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Covington to Acquire 29 Undeveloped Parcels in Neighborhood

A Covington neighborhood that has long stood unfinished may be closer to resolution on Tuesday night when the city commission is expected to vote to accept ownership of twenty-nine undeveloped parcels.

Pointe Benton in the city's Peaselburg neighborhood emerged in the late 1990s as part of a development agreement between the City of Covington and Herschner & Associates but following an alleged breach in the contract by Herschner, the development was bogged down by legal battles. 

Though there was no resolution in the courtroom battles, multiple developers have died over the years, and now the city is poised to take action to spur the development's completion.

"Every time we got so far as a city, someone passed away," said City Solicitor Michael Bartlett. "I joked that I didn't really want to get involved in this. I was nervous. I want to see this through before my demise."

Bartlett wasn't the only one to dabble into the macabre in discussing the stalled project. 

"It makes me very nervous to get this property," said Commissioner Michelle Williams, " and now after hearing of all the deaths, I think it's cursed."

The twenty-nine properties offer sweeping views of Cincinnati and the Herschner estate is willing to give those lots to the city, Bartlett explained, as long as the city satisfies some obligations the deceased developer owed to the homeowners' association there.

"I think the reason the city got initially involved in the last decade was, nothing was being done," said City Manager David Johnston. "The deficient storm water system in place was impacting adjacent property owners above the development and below the development.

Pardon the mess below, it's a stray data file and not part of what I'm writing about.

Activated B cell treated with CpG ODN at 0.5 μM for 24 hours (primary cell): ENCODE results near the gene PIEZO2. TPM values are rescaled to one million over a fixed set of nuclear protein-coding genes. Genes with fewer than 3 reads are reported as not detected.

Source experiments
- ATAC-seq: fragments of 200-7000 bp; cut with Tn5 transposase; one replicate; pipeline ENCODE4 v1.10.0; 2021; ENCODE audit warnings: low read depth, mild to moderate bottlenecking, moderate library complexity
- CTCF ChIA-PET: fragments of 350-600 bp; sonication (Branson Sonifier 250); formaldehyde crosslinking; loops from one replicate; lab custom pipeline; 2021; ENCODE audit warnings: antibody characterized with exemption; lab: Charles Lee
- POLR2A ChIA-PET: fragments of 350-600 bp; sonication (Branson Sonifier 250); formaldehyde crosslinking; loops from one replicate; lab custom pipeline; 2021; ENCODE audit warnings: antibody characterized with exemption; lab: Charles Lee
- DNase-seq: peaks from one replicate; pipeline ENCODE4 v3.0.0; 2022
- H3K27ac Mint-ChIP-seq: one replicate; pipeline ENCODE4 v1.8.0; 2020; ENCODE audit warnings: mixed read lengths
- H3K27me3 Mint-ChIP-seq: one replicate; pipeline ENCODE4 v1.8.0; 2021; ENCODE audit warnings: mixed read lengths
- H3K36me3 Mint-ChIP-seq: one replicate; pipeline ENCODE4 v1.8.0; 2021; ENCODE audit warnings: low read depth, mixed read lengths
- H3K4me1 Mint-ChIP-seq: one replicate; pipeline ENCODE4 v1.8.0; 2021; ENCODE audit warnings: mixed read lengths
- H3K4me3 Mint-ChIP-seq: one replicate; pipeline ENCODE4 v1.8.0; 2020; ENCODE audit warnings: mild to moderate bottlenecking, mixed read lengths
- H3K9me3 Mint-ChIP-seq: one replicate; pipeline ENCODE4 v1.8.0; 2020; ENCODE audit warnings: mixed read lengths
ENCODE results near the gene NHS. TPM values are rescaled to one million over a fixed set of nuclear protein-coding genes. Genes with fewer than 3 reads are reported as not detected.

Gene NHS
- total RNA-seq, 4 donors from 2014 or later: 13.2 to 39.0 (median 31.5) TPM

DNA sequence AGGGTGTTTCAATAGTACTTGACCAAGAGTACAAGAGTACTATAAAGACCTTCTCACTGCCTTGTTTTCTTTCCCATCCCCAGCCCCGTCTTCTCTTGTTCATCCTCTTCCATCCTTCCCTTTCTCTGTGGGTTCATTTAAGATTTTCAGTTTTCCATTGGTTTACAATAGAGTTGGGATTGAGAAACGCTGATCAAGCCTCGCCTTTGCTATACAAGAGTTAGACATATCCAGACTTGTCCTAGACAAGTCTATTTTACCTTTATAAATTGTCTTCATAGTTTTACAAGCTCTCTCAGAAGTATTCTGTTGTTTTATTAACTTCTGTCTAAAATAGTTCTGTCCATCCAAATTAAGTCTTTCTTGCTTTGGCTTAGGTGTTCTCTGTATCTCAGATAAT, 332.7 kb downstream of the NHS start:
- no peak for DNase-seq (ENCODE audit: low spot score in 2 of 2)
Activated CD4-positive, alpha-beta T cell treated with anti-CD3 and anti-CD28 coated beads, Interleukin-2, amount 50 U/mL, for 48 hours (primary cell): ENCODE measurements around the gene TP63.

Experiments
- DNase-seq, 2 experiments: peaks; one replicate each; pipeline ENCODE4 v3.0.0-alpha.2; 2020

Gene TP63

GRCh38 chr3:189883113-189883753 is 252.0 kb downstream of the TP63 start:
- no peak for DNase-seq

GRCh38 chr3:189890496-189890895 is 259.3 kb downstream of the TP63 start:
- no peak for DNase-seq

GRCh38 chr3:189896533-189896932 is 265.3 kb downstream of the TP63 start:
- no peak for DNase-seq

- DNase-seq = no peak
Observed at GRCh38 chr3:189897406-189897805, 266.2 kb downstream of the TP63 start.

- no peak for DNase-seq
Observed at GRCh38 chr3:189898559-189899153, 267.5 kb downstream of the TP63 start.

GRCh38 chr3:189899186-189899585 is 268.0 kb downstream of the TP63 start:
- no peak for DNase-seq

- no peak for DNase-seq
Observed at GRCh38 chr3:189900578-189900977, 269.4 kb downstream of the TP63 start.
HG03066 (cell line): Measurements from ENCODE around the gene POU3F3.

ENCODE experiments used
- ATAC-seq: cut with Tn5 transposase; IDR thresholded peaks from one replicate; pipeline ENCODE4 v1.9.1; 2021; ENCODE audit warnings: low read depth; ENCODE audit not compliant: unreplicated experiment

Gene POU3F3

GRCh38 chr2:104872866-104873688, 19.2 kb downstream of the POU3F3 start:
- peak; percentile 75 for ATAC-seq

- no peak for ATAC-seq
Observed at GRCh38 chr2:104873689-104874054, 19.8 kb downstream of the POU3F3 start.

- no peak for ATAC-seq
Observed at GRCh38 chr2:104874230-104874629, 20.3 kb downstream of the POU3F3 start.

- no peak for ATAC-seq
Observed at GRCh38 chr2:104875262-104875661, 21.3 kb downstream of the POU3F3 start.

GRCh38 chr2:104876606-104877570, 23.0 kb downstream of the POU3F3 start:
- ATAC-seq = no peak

"And then the owners died and the problem has gotten worse."

Johnston said that the best solution was for the city to be involved and to control the assets, and then sell the properties. "Otherwise, it's not going to be done."

"We don't think we're going to be owning it all that long and we think we'll have the resources to invest," Johnston said. 

The city is not paying to acquire the properties. 

Bartlett said that the city would either sell the properties individually or seek another developer. Neighborhood Services Director Ken Smith said that a request for proposals would be sent out "very quickly." "I think it is very attractive," Smith said. "I don't see another way where we can solve all these various issues."

The decision by the city commission was welcome news to Pointe Benton homeowners' association president Sonya Walton.

"We have nineteen owners, and they are all very excited to get this approved and moved along," Walton said. "The properties sell very quickly."

"It's a great play-in," Commissioner Denny Bowman said. "It's been long overdue. We've had so many problems with lawsuits and everything else."

Written by Michael Monks, editor & publisher

Image via PDS